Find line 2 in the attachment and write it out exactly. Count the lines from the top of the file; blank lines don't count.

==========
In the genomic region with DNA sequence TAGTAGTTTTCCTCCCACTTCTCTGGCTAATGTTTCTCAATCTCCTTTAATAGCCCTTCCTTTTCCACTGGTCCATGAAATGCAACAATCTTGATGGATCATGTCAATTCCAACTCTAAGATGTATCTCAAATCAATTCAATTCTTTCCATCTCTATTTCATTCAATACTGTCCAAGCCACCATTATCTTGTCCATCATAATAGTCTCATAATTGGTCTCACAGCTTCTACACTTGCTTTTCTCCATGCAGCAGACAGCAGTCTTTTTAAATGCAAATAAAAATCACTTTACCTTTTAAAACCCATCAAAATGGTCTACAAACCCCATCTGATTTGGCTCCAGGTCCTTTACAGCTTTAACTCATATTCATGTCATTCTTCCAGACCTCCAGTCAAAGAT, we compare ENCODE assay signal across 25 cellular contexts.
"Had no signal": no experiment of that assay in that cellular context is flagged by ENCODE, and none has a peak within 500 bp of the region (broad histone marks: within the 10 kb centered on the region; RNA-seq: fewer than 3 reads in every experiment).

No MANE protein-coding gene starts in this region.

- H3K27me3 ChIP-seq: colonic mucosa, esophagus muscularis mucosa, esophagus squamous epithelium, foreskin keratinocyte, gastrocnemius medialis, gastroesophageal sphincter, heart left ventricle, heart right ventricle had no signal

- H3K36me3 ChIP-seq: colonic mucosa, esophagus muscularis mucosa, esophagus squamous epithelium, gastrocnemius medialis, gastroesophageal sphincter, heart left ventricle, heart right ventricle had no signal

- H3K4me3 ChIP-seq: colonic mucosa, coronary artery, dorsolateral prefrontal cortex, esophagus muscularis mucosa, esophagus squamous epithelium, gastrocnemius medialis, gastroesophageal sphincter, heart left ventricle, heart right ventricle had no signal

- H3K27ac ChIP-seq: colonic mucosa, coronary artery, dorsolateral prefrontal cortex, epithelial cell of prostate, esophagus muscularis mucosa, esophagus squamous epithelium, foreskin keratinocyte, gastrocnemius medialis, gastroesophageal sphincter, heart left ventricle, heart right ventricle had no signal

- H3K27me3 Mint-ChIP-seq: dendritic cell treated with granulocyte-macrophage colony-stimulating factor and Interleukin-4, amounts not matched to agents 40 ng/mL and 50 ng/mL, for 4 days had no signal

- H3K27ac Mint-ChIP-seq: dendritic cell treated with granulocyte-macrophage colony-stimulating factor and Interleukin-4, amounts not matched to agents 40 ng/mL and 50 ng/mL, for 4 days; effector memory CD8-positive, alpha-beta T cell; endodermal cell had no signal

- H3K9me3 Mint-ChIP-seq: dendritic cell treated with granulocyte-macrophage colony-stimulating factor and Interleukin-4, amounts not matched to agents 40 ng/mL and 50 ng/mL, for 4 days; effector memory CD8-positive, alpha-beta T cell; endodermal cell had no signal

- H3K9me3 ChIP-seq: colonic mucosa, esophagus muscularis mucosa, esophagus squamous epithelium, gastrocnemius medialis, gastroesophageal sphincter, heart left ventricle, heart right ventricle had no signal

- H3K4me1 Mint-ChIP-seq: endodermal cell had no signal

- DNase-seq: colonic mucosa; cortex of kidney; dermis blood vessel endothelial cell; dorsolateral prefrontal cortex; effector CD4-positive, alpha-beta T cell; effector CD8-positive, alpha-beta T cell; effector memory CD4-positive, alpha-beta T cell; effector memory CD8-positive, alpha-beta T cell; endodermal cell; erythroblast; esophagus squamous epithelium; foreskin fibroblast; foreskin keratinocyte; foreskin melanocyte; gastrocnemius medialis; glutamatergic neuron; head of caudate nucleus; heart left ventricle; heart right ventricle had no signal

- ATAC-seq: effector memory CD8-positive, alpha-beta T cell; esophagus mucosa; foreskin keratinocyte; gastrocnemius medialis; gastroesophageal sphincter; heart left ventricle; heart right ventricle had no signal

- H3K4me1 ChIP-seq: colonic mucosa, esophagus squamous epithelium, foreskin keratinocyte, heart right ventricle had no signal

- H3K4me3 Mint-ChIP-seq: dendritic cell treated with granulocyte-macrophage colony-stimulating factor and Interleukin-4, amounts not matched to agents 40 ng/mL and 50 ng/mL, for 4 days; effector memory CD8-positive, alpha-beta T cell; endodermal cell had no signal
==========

"Had no signal": no experiment of that assay in that cellular context is flagged by ENCODE, and none has a peak within 500 bp of the region (broad histone marks: within the 10 kb centered on the region; RNA-seq: fewer than 3 reads in every experiment).